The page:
Quartz Daily Brief—Europe Edition—Emerging markets drag, B-school fire sale, China inflation, S&P puffery

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What to watch for today

Emerging markets drag the world down. The International Monetary Fund is likely to cut its global growth forecast for 2013 because of a slowdown in the emerging markets. The Fund had predicted in April that the world economy would expand 3.3% this year.

BlackBerry faces irate shareholders. Executives will face tough questions about the company’s future at its annual meeting in Ontario.  Some investors have called for a sale of the company or its individual parts after disappointing sales last week.

UK continues to struggle. Industrial production probably fell 1.4% year-on-year in May, led by a 1.5% decline in manufacturing. The trade deficit is expected to widen from £8.2 billion to £8.5 billion ($12.7 billion) in May.

South Sudan turns two. But the economy of the world’s youngest country is still in critical condition.

While you were sleeping

An A-list B-school sold itself. Stung by diminished demand for two-year MBA degrees, the Thunderbird School of Global Management sold its campus to a for-profit college operator for $52 million. The school’s alumni, which include a number of Fortune 500 CEOs, are “firmly against” the move.

Egypt set out a plan for parliamentary elections. A constitutional declaration released late on Monday said that elections will be held within seven months, but that is unlikely to appease Islamist parties after 51 protesters were killed yesterday and hundreds wounded.

Chinese inflation. Consumer prices increased more than expected in June, up 2.7% from a year earlier, making it unlikely that China’s central bank will introduce further economic stimulus. Factory gate prices slipped, suggesting that demand is still weak.

Barnes & Noble’s CEO resigned. William Lynch is a casualty in the company’s unsuccessful bid to compete in the e-reader and tablet markets. B&N’s Nook digital division may soon be split from the company’s physical book stores.

Snowden, the sequel. The second part of a video interview with NSA leaker Edward Snowden was released by the Guardian. He spoke of his ideological reasoning and predicted that the US government would label him as a traitor.

Shanghai invited in foreign banks. Beijing has reportedly sanctioned the establishment of foreign-owned bank subsidiaries into Shanghai’s free trade zone, which China’s leaders hope to turn into a commercial and trade hub to rival Hong Kong.

Quartz obsession interlude

Gwynn Guilford on what China’s probe into dairy price-fixing really means for foreign firms. “Though the government’s complaint is that milk powder has gone up 30% in price since 2008, when tainted formula killed six babies, this probably isn’t just about price […] What the government is really after is ‘industry consolidation.’ This is Chinese Communist Party-speak for squeezing out hard-to-regulate smaller players, while underwriting acquisitions by ‘national champion’ state-owned enterprises.” Read more here.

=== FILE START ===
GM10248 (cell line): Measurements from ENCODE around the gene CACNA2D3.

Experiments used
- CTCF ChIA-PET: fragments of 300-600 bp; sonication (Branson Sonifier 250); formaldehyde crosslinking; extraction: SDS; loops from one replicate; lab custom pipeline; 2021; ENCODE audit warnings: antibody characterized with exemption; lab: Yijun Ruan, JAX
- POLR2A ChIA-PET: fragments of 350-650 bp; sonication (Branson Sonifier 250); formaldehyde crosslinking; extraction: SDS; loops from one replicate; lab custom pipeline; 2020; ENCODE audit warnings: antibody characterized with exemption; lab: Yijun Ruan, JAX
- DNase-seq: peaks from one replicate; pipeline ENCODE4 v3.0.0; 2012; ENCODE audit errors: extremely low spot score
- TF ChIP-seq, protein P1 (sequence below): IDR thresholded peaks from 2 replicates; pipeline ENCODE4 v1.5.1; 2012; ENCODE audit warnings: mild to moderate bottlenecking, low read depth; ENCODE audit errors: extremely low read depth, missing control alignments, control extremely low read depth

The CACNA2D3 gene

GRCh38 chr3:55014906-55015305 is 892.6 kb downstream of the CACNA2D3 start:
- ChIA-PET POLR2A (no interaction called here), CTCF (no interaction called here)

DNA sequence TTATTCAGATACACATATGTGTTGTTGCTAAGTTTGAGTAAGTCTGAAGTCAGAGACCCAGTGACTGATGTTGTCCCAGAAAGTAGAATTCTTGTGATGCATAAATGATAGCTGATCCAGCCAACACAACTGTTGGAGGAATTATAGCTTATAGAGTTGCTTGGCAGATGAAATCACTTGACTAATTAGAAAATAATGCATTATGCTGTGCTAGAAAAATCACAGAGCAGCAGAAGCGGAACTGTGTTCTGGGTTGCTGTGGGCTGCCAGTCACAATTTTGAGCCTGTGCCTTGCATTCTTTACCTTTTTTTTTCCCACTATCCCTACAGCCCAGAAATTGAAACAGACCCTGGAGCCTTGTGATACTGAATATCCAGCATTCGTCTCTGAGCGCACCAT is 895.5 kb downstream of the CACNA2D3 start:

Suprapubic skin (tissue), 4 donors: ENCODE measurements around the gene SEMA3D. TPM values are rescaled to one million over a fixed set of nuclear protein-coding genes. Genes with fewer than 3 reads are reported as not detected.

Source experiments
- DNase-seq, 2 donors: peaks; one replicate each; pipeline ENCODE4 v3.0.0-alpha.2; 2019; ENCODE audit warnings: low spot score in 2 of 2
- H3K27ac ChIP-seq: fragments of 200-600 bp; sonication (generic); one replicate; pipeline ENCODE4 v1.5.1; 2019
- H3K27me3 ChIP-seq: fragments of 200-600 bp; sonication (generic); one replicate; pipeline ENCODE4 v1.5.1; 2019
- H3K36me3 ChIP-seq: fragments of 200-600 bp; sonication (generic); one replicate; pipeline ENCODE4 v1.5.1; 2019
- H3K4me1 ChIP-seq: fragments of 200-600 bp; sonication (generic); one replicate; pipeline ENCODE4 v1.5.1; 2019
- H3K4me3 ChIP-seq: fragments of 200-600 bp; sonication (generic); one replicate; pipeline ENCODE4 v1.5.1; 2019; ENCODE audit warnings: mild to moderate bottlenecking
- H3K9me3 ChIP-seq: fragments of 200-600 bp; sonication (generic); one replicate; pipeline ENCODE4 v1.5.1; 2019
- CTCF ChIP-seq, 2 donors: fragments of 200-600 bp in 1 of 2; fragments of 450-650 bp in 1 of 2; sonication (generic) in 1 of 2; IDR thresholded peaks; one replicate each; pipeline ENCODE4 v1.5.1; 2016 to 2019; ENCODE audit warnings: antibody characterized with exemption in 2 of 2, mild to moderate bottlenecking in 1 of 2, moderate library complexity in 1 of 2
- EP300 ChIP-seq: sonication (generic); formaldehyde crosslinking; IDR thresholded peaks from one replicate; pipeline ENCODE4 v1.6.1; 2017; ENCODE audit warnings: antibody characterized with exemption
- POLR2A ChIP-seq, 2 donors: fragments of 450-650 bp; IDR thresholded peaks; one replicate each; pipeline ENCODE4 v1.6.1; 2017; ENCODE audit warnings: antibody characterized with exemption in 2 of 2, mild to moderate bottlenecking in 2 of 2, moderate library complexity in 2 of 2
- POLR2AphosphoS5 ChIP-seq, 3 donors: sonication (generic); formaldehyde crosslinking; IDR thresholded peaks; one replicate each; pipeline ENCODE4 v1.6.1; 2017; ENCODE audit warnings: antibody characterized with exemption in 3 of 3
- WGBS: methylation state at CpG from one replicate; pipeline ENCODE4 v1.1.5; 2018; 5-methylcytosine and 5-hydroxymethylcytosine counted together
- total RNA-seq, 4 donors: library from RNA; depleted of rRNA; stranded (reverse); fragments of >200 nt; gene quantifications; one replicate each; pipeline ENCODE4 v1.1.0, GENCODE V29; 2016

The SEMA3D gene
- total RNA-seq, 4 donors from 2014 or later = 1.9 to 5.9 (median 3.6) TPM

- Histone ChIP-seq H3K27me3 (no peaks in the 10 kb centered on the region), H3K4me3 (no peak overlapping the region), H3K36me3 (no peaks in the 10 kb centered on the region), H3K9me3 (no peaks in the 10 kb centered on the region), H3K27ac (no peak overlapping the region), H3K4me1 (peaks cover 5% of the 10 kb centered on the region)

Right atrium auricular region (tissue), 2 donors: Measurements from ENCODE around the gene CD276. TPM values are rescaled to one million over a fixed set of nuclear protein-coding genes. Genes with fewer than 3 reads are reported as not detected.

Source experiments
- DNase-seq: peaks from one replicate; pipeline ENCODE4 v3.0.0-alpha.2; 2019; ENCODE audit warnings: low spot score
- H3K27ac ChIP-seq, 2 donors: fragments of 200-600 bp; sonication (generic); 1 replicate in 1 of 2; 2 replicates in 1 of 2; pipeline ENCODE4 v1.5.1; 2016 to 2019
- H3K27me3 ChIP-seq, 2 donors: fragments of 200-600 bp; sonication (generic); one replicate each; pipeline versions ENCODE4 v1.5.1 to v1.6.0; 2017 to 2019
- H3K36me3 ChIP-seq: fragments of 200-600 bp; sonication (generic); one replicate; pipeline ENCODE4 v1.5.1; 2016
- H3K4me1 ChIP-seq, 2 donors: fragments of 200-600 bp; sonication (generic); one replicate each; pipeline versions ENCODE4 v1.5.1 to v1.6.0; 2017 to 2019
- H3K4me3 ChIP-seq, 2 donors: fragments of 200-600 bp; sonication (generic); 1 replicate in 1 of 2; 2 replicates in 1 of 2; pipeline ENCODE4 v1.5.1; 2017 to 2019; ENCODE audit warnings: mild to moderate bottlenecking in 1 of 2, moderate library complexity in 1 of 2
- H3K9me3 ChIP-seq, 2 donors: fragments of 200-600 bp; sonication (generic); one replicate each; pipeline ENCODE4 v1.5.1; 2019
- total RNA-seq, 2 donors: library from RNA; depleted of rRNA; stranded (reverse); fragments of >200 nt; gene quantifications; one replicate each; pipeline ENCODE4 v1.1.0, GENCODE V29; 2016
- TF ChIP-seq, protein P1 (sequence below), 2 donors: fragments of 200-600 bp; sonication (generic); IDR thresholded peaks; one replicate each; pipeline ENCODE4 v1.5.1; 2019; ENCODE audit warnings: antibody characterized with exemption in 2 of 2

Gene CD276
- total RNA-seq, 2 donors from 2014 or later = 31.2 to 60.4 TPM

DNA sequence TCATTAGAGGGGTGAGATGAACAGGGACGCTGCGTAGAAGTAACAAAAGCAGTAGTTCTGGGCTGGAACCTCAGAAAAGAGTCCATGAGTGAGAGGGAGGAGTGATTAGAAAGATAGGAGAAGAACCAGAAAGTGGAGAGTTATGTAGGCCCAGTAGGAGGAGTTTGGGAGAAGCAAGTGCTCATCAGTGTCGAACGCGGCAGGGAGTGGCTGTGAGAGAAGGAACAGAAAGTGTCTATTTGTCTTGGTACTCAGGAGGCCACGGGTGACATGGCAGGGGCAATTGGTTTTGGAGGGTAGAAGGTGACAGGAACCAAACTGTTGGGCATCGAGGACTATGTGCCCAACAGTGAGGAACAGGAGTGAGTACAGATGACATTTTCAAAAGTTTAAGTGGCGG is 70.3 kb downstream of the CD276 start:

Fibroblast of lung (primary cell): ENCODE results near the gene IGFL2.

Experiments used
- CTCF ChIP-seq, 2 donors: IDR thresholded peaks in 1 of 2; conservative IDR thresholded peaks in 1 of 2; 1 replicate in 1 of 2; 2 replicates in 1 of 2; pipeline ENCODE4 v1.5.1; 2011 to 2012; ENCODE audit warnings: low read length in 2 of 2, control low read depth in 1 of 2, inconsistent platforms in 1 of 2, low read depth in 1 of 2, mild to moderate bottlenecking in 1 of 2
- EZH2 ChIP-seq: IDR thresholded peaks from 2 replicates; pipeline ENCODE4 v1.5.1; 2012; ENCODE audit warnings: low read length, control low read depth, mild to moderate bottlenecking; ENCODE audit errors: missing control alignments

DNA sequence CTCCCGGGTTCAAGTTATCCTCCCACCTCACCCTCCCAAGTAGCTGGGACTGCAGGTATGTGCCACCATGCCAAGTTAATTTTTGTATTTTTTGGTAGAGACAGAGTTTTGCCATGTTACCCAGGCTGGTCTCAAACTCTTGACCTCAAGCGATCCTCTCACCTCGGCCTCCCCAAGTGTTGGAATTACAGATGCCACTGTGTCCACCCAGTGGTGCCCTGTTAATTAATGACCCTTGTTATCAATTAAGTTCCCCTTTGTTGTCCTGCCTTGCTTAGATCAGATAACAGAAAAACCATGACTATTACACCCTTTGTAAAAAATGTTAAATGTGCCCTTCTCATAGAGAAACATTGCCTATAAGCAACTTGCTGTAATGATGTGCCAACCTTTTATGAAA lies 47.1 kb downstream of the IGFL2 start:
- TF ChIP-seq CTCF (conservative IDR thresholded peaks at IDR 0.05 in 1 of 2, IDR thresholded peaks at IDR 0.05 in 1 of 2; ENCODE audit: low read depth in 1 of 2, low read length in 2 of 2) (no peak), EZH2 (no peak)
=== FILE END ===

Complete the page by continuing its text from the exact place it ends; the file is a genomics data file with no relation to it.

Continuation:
Matters of debate

An end to austerity will not save Europe. A move from budget discipline is a tempting mistake.

Snowden deserves an immediate presidential pardon. History will probably be kinder to the American than to his pursuers

Why Brazil’s middle classes are protesting.  They’re still struggling to make ends meet.

Be loved first, then be feared. What research shows managers should know about Machiavelli’s famous conundrum.

A brash New York City comptroller could keep Wall Street in check. Eliot Spitzer could turn the city’s pension funds into the country’s angriest activist investor.

Surprising discoveries

S&P’s surprising defense. The rating agency says its credit ratings were “puffery,” and more like free speech than financial statements.

Smogosphere. Air pollution in northern China has lowered life expectancy by an average of 5.5 years.

Osama bin Laden was stopped for speeding in Pakistan. His driver managed to smooth it over.

Keep track of Google’s tracking. You can find out everything that Google knows about you.

Scorched earth IT policy. The US Department of Commerce destroyed $170,000 of computer equipment, including mice, to root out a piece of malware.

Life beneath a glacier. A buried lake supports a thriving ecosystem two miles beneath the surface of Antarctica.

Russia’s fleet of floating nuclear plants. The reactors will provide electricity to remote areas by 2016.

For the calendar

3D Printing: beyond the hype. What is it actually good for?
Wednesday, July 16 from 7:00pm to 8:30pm. Presented by General Assembly and Quartz, 902 Broadway, New York

Our best wishes for a productive day. Please send any news, comments, absurd legal arguments and China smog pictures to You can follow us on Twitter here for updates during the day.

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